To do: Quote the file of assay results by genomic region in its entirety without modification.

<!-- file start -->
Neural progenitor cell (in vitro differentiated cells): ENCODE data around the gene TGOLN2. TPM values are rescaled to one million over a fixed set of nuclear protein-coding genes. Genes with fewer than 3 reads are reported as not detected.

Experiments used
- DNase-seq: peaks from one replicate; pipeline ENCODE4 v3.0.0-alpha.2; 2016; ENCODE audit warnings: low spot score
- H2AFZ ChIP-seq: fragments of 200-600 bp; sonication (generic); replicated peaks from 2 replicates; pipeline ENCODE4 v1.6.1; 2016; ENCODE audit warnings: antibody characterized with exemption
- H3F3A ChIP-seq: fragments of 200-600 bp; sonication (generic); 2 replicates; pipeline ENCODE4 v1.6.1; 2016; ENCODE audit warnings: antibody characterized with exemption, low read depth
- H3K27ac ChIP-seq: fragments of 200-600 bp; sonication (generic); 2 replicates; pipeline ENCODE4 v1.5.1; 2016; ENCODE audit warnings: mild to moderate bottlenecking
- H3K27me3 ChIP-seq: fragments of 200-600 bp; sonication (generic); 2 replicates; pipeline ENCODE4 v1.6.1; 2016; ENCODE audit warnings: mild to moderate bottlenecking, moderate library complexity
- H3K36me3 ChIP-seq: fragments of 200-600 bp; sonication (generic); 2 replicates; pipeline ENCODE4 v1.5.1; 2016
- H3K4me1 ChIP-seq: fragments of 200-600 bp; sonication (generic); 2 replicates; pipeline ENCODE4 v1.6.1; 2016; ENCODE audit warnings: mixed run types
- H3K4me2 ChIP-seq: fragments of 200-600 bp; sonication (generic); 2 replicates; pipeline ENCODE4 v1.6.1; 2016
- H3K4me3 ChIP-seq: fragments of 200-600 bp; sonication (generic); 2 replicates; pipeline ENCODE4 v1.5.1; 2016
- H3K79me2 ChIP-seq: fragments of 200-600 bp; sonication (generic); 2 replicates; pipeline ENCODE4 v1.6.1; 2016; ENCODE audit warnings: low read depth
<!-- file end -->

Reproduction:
Neural progenitor cell (in vitro differentiated cells): ENCODE data around the gene TGOLN2. TPM values are rescaled to one million over a fixed set of nuclear protein-coding genes. Genes with fewer than 3 reads are reported as not detected.

Experiments used
- DNase-seq: peaks from one replicate; pipeline ENCODE4 v3.0.0-alpha.2; 2016; ENCODE audit warnings: low spot score
- H2AFZ ChIP-seq: fragments of 200-600 bp; sonication (generic); replicated peaks from 2 replicates; pipeline ENCODE4 v1.6.1; 2016; ENCODE audit warnings: antibody characterized with exemption
- H3F3A ChIP-seq: fragments of 200-600 bp; sonication (generic); 2 replicates; pipeline ENCODE4 v1.6.1; 2016; ENCODE audit warnings: antibody characterized with exemption, low read depth
- H3K27ac ChIP-seq: fragments of 200-600 bp; sonication (generic); 2 replicates; pipeline ENCODE4 v1.5.1; 2016; ENCODE audit warnings: mild to moderate bottlenecking
- H3K27me3 ChIP-seq: fragments of 200-600 bp; sonication (generic); 2 replicates; pipeline ENCODE4 v1.6.1; 2016; ENCODE audit warnings: mild to moderate bottlenecking, moderate library complexity
- H3K36me3 ChIP-seq: fragments of 200-600 bp; sonication (generic); 2 replicates; pipeline ENCODE4 v1.5.1; 2016
- H3K4me1 ChIP-seq: fragments of 200-600 bp; sonication (generic); 2 replicates; pipeline ENCODE4 v1.6.1; 2016; ENCODE audit warnings: mixed run types
- H3K4me2 ChIP-seq: fragments of 200-600 bp; sonication (generic); 2 replicates; pipeline ENCODE4 v1.6.1; 2016
- H3K4me3 ChIP-seq: fragments of 200-600 bp; sonication (generic); 2 replicates; pipeline ENCODE4 v1.5.1; 2016
- H3K79me2 ChIP-seq: fragments of 200-600 bp; sonication (generic); 2 replicates; pipeline ENCODE4 v1.6.1; 2016; ENCODE audit warnings: low read depth